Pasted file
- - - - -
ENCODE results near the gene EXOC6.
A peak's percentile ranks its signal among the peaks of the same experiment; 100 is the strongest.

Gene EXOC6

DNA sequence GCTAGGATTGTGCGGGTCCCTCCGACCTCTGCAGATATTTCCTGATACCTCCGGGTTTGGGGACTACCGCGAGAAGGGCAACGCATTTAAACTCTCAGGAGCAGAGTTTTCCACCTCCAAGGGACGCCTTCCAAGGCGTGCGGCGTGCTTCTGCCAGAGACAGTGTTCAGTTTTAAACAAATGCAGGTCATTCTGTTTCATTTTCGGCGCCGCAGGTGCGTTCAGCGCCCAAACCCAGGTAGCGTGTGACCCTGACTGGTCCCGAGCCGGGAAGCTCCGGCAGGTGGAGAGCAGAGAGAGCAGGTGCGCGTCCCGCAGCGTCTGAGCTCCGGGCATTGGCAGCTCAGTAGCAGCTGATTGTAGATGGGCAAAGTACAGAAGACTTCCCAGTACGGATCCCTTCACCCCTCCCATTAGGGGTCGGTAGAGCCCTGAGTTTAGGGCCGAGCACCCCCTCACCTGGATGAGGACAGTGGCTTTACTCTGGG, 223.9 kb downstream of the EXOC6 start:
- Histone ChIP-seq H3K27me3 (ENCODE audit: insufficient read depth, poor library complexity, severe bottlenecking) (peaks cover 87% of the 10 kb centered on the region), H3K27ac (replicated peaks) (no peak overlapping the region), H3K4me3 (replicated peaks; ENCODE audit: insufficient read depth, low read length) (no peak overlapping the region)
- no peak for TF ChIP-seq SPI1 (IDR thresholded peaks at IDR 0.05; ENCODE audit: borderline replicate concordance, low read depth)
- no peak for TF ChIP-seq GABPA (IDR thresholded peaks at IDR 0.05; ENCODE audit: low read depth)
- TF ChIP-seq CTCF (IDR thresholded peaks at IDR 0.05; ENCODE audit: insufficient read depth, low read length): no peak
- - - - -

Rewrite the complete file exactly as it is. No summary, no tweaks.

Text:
ENCODE results near the gene EXOC6.
A peak's percentile ranks its signal among the peaks of the same experiment; 100 is the strongest.

Gene EXOC6

DNA sequence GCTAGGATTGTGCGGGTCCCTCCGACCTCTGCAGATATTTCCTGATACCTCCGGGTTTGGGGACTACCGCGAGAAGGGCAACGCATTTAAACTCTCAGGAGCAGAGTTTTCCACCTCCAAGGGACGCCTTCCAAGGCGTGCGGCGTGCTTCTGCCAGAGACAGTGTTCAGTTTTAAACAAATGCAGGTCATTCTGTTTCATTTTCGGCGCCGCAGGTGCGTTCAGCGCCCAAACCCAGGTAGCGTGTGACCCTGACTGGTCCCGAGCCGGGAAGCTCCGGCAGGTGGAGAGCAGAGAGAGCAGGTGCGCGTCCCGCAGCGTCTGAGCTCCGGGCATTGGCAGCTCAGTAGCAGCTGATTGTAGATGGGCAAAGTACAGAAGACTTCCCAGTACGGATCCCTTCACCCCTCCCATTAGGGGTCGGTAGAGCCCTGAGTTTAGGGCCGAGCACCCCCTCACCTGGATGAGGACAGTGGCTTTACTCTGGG, 223.9 kb downstream of the EXOC6 start:
- Histone ChIP-seq H3K27me3 (ENCODE audit: insufficient read depth, poor library complexity, severe bottlenecking) (peaks cover 87% of the 10 kb centered on the region), H3K27ac (replicated peaks) (no peak overlapping the region), H3K4me3 (replicated peaks; ENCODE audit: insufficient read depth, low read length) (no peak overlapping the region)
- no peak for TF ChIP-seq SPI1 (IDR thresholded peaks at IDR 0.05; ENCODE audit: borderline replicate concordance, low read depth)
- no peak for TF ChIP-seq GABPA (IDR thresholded peaks at IDR 0.05; ENCODE audit: low read depth)
- TF ChIP-seq CTCF (IDR thresholded peaks at IDR 0.05; ENCODE audit: insufficient read depth, low read length): no peak